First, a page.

Peggy took one look at the mission specs, one look at the expression on Melinda’s face, and said, “Send in the Cavalry.”

This time, Melinda arrived in time. Over the years, as her nickname as “The Cavalry” grew into something with its own body and mythos, she wasn’t always successful. Sometimes, the hostages were already dead before she arrived, sometimes they died in front of her. Saving one was a victory, but as the world changed, victories grew fewer and farther between until it felt like every good thought in her head had to be excavated with a shovel and a pickax. She was at the top of her game, her body honed like a well-balanced knife, but every day found her farther and farther divorced from her feelings.

To make matters worth, Peggy’s health began to fail. Melinda returned from piloting three hostages back to Oregon to find the base subdued. “What’s happened?” she asked the new guy.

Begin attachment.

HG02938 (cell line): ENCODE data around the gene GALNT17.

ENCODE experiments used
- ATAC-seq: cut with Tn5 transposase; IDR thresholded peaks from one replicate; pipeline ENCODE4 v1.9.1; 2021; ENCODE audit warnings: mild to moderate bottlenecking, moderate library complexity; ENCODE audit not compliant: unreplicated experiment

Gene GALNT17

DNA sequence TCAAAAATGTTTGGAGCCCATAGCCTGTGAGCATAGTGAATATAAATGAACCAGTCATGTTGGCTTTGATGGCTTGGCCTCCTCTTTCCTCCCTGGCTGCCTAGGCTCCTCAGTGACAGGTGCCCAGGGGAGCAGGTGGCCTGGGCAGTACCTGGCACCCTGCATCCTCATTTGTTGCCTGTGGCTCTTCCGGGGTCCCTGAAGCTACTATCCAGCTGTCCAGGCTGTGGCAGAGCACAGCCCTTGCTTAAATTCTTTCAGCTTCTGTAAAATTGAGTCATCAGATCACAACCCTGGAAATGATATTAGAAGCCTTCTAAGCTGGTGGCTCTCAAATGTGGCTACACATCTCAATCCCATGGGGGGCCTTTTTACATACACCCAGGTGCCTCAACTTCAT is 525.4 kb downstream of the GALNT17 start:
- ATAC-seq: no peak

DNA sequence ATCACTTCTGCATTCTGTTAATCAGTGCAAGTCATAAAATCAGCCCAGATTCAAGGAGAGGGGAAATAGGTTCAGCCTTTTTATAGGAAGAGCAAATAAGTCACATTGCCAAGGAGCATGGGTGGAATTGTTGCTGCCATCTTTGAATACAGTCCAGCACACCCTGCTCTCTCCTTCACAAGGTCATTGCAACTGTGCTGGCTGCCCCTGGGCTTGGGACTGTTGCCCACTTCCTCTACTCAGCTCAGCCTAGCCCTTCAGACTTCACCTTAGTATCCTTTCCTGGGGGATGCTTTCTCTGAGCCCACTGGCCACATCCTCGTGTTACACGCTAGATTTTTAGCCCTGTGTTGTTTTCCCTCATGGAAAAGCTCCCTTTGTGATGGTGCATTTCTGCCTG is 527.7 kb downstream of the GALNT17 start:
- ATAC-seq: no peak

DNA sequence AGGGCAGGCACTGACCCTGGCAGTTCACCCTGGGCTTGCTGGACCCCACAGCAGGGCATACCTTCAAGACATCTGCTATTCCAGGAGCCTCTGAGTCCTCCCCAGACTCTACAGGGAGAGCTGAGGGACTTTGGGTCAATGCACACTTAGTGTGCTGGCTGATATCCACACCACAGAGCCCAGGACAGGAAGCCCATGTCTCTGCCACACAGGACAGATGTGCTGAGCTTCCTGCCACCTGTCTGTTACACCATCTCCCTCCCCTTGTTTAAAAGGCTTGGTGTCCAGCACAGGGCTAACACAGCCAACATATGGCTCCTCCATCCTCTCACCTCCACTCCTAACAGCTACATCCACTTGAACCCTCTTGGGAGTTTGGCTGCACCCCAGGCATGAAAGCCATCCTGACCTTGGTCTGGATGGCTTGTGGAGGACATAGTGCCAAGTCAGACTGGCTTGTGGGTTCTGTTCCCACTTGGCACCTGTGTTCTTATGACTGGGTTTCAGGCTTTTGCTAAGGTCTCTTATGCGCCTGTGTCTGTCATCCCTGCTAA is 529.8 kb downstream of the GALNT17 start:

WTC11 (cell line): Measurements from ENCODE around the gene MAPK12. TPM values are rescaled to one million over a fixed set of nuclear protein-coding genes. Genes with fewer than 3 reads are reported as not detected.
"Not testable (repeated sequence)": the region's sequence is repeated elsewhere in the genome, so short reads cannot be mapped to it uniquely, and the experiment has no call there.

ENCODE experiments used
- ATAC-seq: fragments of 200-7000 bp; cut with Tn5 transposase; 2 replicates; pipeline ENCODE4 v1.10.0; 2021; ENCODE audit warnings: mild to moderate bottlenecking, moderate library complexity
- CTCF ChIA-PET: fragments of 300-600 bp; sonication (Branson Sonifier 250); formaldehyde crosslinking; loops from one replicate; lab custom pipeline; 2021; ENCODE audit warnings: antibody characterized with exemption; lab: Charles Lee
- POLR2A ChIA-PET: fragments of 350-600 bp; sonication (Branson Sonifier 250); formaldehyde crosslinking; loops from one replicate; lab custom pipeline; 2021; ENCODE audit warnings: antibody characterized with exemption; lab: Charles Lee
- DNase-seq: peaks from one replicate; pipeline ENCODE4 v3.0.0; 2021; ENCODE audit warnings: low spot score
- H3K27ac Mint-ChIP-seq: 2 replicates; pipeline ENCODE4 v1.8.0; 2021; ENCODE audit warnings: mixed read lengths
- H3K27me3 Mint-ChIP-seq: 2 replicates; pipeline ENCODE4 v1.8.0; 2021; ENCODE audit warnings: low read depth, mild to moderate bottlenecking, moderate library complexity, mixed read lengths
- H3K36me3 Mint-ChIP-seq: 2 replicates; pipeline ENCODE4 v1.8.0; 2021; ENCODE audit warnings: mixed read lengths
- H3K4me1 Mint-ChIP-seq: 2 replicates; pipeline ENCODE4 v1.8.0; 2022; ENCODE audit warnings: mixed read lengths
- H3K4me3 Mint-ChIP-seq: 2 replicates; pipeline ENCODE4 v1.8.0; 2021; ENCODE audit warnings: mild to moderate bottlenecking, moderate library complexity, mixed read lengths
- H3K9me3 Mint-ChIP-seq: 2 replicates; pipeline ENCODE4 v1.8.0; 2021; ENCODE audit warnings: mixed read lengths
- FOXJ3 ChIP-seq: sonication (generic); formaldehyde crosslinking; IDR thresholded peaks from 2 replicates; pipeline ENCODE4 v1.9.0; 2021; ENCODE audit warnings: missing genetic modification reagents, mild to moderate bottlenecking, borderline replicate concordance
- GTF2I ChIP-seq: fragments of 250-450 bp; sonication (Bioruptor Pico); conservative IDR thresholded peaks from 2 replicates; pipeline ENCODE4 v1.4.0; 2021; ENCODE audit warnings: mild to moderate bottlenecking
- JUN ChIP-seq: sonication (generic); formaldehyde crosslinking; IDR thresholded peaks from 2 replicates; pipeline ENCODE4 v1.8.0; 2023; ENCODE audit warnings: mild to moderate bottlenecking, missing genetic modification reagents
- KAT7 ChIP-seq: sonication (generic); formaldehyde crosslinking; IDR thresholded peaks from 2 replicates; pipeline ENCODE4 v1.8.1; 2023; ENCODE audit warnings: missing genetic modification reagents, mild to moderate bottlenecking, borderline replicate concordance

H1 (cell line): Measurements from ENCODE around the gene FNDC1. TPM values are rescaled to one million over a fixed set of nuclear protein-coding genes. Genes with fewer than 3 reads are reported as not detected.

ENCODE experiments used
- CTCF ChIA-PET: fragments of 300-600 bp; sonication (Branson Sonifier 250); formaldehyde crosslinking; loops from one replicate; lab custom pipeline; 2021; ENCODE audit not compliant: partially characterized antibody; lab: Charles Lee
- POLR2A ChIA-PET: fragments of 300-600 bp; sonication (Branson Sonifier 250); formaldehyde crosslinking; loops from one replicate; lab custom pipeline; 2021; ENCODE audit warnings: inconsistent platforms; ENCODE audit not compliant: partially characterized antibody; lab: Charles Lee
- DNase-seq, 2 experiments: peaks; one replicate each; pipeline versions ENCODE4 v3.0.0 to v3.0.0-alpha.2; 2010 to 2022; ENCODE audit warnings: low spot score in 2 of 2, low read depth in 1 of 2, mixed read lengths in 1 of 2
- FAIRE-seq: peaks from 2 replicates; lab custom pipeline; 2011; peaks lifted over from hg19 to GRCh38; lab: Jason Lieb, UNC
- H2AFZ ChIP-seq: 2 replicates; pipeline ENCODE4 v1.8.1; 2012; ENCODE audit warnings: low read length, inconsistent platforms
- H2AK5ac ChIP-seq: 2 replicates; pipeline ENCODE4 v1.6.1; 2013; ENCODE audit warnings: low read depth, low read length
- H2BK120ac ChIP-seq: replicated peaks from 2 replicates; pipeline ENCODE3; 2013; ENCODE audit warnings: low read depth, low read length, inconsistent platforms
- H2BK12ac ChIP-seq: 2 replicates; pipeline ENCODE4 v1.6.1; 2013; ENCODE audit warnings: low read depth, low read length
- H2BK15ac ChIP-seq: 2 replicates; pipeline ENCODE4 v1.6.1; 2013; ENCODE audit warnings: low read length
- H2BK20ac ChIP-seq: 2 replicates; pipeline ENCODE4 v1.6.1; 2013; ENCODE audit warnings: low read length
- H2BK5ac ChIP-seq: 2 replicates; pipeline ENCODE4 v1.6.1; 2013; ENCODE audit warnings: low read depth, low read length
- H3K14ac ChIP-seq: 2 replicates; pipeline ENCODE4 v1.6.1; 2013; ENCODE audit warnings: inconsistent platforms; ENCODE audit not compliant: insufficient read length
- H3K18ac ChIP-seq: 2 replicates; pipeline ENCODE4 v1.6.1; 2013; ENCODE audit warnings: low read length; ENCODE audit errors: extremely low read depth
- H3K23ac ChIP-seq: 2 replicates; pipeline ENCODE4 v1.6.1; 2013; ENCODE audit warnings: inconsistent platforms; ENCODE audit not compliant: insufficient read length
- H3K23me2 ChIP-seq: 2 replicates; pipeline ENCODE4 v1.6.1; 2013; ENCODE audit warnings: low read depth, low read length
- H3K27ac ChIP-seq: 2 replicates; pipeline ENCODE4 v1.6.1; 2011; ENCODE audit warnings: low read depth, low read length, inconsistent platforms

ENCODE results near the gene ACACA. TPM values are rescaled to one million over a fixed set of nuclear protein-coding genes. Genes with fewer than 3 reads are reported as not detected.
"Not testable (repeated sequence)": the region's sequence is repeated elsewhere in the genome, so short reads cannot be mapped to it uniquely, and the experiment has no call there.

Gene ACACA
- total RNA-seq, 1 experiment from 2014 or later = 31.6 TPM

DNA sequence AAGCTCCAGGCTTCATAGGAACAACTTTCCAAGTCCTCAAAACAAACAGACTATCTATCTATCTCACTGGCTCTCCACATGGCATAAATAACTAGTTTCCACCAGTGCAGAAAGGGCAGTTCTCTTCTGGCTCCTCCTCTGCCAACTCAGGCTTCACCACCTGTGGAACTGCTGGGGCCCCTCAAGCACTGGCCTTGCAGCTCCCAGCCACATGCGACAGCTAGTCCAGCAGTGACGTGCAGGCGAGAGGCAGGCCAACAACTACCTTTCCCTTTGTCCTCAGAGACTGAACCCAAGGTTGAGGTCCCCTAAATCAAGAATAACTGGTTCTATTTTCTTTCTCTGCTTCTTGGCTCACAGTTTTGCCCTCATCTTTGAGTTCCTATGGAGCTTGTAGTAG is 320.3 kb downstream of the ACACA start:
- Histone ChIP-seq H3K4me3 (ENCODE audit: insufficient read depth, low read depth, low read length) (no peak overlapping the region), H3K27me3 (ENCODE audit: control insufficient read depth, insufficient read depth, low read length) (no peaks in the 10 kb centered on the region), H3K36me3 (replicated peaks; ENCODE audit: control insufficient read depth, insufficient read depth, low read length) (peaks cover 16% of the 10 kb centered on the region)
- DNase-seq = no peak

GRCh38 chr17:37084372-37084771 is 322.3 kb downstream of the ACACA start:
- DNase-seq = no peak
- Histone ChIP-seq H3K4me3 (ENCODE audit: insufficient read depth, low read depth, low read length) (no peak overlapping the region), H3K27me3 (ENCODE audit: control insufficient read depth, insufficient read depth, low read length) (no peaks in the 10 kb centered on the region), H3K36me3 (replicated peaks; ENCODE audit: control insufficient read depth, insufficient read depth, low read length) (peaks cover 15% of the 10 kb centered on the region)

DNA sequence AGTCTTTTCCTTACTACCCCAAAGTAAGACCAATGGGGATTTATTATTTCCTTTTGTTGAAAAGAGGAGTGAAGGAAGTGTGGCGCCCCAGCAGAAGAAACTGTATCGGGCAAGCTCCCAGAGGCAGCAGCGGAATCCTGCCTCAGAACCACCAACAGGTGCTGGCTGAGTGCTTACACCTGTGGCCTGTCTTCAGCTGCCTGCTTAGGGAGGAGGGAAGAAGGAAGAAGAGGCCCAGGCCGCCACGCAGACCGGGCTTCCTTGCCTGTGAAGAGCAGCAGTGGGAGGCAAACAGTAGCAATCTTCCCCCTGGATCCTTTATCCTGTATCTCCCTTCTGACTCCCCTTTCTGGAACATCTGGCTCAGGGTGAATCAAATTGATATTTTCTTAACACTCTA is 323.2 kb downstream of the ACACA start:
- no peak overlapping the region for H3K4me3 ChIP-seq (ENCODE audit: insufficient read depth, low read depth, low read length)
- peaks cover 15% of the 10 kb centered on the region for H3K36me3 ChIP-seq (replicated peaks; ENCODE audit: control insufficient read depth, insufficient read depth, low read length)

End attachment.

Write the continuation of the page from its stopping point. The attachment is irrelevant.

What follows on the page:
Sitwell blinked at her, owlishly. “Uh, it’s—Agent Carter. She had a stroke.”

Melinda’s body temperature dropped twenty degrees.

“The doctors say it wasn’t bad, but she’s at St. Genesius, in the ICU. Agent Fury said I should let you know. I can—I can give you a ride, if you need it.”

“No need,” Melinda said before she turned on her heel and left.

She ignored the waiting hours and instead stole a set of scrubs and strode up to Peggy’s room. It was strange to be visiting SHIELD personnel in the hospital without a guard. The only enemy here was time.

Peggy was asleep when she slipped into the room. Melinda read the medical chart and studied the machines before she looked at her mentor. The oily-sick feeling came back full force. Peggy seemed so frail and small, a mere sliver of the sheer presence she’d always had for Melinda’s entire life. Her breathing was even and she wasn’t displaying major signs of a stroke, though, so maybe there was hope.

Melinda called herself foolish for thinking that. But she slid into the visitor’s chair and pulled her legs up against her chest, hugging her knees anyway. She woke two hours later because she sensed movement.